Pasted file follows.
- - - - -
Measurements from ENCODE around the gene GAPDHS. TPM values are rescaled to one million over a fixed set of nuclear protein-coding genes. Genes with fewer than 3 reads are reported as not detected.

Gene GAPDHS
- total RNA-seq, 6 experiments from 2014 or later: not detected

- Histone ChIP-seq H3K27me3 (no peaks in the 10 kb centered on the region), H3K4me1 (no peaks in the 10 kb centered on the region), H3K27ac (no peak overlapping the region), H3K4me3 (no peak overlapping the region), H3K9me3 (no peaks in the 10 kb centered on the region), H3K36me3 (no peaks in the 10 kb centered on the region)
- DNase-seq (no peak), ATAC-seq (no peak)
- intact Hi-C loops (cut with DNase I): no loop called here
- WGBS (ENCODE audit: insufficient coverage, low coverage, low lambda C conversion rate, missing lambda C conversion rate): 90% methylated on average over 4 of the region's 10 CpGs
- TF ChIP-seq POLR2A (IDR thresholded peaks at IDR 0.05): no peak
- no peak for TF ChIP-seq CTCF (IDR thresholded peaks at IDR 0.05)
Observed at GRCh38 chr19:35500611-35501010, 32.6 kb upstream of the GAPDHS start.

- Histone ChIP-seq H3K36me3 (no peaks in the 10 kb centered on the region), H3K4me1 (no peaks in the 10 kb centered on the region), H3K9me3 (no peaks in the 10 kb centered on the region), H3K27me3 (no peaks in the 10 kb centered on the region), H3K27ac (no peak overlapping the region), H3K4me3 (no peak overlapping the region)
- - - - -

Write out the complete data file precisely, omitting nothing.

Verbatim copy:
Measurements from ENCODE around the gene GAPDHS. TPM values are rescaled to one million over a fixed set of nuclear protein-coding genes. Genes with fewer than 3 reads are reported as not detected.

Gene GAPDHS
- total RNA-seq, 6 experiments from 2014 or later: not detected

- Histone ChIP-seq H3K27me3 (no peaks in the 10 kb centered on the region), H3K4me1 (no peaks in the 10 kb centered on the region), H3K27ac (no peak overlapping the region), H3K4me3 (no peak overlapping the region), H3K9me3 (no peaks in the 10 kb centered on the region), H3K36me3 (no peaks in the 10 kb centered on the region)
- DNase-seq (no peak), ATAC-seq (no peak)
- intact Hi-C loops (cut with DNase I): no loop called here
- WGBS (ENCODE audit: insufficient coverage, low coverage, low lambda C conversion rate, missing lambda C conversion rate): 90% methylated on average over 4 of the region's 10 CpGs
- TF ChIP-seq POLR2A (IDR thresholded peaks at IDR 0.05): no peak
- no peak for TF ChIP-seq CTCF (IDR thresholded peaks at IDR 0.05)
Observed at GRCh38 chr19:35500611-35501010, 32.6 kb upstream of the GAPDHS start.

- Histone ChIP-seq H3K36me3 (no peaks in the 10 kb centered on the region), H3K4me1 (no peaks in the 10 kb centered on the region), H3K9me3 (no peaks in the 10 kb centered on the region), H3K27me3 (no peaks in the 10 kb centered on the region), H3K27ac (no peak overlapping the region), H3K4me3 (no peak overlapping the region)